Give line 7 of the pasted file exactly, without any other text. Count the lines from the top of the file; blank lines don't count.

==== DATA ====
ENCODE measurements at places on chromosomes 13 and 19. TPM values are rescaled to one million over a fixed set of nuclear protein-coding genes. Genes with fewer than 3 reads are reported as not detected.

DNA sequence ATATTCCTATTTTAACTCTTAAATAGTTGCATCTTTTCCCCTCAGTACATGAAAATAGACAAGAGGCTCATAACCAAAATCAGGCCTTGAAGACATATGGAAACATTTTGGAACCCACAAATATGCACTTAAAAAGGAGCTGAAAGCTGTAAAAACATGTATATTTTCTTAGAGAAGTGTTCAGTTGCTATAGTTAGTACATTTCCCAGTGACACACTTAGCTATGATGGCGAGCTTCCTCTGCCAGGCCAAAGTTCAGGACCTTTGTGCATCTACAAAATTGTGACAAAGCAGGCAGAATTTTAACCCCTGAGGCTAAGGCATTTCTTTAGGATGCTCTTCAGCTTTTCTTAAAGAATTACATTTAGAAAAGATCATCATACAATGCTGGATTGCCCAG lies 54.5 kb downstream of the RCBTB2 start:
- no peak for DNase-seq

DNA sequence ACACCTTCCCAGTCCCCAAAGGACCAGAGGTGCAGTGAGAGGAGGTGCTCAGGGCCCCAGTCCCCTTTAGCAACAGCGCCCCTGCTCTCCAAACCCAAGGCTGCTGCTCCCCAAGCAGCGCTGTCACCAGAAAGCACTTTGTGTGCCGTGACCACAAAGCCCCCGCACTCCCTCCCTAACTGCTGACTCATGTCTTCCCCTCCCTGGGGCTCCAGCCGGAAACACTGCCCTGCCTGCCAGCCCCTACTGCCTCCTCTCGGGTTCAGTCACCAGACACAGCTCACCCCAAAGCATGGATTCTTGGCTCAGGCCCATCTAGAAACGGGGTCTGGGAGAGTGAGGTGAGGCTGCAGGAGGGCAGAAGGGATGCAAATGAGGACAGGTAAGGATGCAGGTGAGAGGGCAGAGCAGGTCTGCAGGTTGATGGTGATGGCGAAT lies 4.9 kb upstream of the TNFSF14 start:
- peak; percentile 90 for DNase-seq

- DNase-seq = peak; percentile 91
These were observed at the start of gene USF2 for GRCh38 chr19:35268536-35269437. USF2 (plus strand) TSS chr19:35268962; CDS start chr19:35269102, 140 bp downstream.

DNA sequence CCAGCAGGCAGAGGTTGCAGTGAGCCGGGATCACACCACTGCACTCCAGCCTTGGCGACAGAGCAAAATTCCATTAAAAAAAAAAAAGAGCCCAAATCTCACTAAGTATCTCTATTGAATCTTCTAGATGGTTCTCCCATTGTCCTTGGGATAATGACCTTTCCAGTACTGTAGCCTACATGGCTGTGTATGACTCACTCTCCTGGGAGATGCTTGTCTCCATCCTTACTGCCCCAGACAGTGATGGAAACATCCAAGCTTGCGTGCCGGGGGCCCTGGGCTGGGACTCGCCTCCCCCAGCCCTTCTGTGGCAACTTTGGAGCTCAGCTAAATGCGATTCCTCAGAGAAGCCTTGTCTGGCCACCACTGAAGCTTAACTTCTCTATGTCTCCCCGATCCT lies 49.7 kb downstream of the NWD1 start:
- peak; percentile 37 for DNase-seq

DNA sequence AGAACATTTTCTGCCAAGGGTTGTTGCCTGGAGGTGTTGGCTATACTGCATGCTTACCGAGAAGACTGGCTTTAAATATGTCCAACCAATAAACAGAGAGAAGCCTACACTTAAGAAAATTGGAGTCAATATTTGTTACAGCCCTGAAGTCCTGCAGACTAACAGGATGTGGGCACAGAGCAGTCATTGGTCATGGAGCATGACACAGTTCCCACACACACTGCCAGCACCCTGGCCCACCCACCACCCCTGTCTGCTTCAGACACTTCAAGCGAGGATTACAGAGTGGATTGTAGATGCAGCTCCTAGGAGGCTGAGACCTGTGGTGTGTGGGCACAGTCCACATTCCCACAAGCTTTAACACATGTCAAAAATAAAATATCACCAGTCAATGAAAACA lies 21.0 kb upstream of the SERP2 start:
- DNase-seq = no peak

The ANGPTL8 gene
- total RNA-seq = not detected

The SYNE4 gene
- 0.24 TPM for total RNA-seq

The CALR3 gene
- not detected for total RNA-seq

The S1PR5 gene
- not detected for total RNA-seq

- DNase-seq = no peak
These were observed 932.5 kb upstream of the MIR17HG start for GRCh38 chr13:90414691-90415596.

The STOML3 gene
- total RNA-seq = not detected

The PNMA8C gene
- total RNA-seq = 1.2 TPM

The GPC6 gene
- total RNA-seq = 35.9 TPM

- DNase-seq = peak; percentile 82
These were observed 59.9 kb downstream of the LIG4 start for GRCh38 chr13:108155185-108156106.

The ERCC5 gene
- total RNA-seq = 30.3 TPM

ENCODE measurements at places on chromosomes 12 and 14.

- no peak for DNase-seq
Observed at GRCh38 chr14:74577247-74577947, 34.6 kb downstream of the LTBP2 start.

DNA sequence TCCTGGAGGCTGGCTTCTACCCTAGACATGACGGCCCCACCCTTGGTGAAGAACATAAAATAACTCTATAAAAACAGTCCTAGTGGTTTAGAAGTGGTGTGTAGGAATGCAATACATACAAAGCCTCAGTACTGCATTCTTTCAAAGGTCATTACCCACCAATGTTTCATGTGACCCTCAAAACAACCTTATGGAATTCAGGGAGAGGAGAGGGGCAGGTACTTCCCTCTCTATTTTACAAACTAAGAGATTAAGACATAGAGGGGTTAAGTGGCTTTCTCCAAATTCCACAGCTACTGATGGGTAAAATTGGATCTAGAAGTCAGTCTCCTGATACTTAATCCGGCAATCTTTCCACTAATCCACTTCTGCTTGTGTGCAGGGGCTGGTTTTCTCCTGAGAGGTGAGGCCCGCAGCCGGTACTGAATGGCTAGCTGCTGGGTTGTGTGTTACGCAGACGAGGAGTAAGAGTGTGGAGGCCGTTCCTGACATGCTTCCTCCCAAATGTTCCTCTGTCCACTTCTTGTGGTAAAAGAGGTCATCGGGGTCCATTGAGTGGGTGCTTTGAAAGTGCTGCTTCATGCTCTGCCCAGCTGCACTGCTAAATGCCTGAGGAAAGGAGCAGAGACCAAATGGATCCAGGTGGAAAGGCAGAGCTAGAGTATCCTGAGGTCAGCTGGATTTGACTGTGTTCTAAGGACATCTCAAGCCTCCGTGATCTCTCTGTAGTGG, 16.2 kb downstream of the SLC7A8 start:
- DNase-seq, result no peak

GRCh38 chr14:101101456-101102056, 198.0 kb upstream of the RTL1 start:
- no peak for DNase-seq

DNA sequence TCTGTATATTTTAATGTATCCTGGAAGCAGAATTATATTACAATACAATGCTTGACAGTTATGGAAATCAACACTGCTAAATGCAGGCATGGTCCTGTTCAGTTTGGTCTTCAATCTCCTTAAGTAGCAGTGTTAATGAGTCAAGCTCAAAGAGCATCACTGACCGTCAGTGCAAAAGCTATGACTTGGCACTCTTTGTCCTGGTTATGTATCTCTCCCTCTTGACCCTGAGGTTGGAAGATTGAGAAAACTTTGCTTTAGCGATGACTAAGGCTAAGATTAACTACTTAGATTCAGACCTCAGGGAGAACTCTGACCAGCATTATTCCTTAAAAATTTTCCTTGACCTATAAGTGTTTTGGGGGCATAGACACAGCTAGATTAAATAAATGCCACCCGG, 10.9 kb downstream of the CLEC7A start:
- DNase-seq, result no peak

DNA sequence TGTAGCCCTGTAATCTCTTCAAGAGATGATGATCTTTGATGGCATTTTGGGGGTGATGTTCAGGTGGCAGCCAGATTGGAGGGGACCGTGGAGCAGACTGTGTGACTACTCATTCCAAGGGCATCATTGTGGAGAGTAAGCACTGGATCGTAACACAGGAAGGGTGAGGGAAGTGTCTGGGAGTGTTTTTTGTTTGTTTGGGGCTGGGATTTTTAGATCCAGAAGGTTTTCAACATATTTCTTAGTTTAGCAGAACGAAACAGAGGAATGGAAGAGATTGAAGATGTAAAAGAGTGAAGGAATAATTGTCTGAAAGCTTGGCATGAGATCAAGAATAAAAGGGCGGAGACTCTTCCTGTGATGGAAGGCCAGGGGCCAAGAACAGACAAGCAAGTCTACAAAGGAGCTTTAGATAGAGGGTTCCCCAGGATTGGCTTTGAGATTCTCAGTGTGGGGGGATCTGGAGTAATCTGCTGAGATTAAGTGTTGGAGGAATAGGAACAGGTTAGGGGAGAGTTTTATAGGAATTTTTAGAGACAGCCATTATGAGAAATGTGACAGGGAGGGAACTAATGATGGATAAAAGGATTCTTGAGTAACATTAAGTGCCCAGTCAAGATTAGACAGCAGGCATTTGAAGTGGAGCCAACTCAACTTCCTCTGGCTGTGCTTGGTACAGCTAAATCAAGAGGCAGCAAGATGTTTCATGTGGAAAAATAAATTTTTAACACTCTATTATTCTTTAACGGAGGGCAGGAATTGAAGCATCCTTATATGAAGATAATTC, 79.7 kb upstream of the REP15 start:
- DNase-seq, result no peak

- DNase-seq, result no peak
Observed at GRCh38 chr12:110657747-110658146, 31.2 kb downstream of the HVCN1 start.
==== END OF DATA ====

These were observed at the start of gene USF2 for GRCh38 chr19:35268536-35269437. USF2 (plus strand) TSS chr19:35268962; CDS start chr19:35269102, 140 bp downstream.